Peloton's Infringement Lawsuit and What It May Mean for Health and Fitness Clubs
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Paul R. Bedard, Esquire
Whether in the form of an instructor's playlist or as background noise, most health clubs rely on music to enhance their members' experience. However, a lawsuit involving Peloton and members of the National Music Publishers Association (NMPA) highlights the legal aspects of utilizing music for commercial purposes. This lawsuit remains open and will continue to be worthy of monitoring for what it will mean to the licensing of music for commercial purposes.
The $150 million lawsuit filed against Peloton by members of the NMPA claims that Peloton has been using their music without obtaining the proper licensing. NMPA President and CEO, David Israelite, has publicly elaborated by alleging that Peloton has, "properly licensed some music but not all music."
As a result of the lawsuit, Peloton removed hundreds of classes from its on-demand platform. However, Peloton responded to the lawsuit by filing a counterclaim against the music publishers alleging antitrust behavior, teaming up against Peloton in a coordinated effort to fix prices on the publishers' part. Peloton also claims that the NMPA has committed "tortious interference" that has prevented Peloton from being able to arrange agreements with the individual\music publishers.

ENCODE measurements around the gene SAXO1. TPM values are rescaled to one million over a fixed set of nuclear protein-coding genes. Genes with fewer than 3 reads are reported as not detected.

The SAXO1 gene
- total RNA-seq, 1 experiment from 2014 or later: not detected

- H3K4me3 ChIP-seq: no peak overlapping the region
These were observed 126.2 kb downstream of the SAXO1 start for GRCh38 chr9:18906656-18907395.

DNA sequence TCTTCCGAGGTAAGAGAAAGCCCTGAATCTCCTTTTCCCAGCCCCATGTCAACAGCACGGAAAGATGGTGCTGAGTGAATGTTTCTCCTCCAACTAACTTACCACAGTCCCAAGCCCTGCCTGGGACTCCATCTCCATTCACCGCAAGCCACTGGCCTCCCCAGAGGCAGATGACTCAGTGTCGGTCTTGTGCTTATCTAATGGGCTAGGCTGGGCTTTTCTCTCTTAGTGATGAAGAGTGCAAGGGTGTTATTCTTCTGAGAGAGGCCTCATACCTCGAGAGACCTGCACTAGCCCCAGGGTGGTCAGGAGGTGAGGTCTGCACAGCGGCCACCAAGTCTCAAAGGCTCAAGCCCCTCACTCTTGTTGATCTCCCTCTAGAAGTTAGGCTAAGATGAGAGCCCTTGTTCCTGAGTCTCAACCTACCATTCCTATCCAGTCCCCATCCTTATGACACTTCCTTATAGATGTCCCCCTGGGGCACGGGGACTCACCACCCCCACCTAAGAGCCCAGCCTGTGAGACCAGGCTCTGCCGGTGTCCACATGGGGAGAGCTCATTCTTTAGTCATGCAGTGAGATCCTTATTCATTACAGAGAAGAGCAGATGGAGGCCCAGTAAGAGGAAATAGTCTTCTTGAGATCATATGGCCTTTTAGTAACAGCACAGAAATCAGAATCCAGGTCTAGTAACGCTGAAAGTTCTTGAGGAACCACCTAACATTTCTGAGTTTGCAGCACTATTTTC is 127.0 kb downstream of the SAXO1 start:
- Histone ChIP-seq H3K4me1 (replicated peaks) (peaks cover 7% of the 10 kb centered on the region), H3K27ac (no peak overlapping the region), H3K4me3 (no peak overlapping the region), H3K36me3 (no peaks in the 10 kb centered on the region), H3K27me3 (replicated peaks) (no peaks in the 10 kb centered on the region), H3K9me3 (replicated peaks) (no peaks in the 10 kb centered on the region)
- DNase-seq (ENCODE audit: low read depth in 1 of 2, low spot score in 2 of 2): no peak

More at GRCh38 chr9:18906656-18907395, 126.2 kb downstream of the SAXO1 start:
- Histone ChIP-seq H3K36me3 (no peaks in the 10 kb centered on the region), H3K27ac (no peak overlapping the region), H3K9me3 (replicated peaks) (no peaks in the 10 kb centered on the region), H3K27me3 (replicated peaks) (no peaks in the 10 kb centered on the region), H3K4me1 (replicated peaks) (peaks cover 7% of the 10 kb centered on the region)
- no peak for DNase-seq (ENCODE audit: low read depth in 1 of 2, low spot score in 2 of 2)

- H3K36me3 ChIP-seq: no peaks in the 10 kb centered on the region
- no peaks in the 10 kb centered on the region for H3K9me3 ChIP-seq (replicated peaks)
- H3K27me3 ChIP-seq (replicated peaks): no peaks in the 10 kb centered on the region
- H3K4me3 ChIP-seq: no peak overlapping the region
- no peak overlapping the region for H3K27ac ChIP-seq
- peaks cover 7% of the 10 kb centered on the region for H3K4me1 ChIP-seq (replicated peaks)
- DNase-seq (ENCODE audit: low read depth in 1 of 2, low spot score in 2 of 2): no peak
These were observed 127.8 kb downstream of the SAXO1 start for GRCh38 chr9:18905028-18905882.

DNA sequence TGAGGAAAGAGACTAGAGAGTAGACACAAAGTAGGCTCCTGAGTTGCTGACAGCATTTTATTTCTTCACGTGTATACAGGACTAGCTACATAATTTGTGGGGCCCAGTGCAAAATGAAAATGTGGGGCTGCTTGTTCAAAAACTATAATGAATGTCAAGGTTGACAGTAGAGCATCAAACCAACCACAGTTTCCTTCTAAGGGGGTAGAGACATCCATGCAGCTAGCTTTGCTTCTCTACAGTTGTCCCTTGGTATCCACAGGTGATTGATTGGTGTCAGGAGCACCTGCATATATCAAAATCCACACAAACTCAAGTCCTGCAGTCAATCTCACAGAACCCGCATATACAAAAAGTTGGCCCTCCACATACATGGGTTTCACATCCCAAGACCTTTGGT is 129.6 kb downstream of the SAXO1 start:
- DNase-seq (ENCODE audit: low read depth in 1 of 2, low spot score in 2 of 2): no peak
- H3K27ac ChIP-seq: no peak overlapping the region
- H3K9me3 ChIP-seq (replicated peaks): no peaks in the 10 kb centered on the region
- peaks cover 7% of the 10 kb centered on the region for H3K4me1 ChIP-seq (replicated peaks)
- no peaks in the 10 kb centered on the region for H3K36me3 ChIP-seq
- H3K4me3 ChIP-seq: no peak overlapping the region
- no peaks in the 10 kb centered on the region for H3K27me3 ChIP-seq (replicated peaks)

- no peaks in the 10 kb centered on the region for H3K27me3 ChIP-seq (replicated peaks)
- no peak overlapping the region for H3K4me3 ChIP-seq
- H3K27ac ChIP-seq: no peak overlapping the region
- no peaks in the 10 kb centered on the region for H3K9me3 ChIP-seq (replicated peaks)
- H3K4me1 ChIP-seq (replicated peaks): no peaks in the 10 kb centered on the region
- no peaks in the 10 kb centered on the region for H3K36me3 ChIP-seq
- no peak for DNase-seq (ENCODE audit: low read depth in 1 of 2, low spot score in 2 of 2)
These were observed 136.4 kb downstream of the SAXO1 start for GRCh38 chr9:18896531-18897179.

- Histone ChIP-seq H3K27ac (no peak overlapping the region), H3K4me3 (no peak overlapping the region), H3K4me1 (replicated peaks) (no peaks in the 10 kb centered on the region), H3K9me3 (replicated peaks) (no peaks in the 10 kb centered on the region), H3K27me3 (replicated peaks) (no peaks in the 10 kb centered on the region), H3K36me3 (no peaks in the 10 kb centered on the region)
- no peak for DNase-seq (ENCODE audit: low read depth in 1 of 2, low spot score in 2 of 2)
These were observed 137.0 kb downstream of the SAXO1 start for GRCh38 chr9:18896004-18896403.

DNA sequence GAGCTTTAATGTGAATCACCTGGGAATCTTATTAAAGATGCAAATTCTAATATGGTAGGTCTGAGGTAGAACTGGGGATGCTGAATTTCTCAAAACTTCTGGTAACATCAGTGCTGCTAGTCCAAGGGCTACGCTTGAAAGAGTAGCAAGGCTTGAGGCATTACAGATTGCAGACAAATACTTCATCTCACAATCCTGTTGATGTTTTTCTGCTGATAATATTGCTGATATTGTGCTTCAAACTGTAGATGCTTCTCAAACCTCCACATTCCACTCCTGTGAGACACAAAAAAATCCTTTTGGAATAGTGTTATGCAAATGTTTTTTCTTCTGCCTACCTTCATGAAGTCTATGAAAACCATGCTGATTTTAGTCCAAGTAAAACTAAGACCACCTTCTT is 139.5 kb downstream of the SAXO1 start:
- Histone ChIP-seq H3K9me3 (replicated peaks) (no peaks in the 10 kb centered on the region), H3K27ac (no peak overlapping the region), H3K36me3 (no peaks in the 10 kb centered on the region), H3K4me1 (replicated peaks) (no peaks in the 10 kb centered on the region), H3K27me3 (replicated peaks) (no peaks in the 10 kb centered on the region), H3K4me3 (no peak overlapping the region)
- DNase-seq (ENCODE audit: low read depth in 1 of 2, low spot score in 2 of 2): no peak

The publishers have filed a motion to dismiss the counterclaim, alleging that Peloton has failed to establish collusion on the part of the publisher or interference on the part of the NMPA. Compounding legal matters, a Peloton rider has filed a class-action lawsuit claiming that the removal of the classes from Peloton's on-demand platform has significantly diminished the riding experience.
The stakes and claims involved within the Peloton lawsuit serve as a reminder that health clubs must obtain a public performance license when using music for commercial purposes. A public performance license ensures that owners of copyrighted music are compensated for the use of their intellectual property. Performance rights organizations handle these licenses by representing songwriters and copyright owners. The top three performance rights organizations in the United States are the American Society of Composers, Authors and Publishers (ASCAP), Broadcast Music Inc. (BMI) and SESAC Performing Rights.
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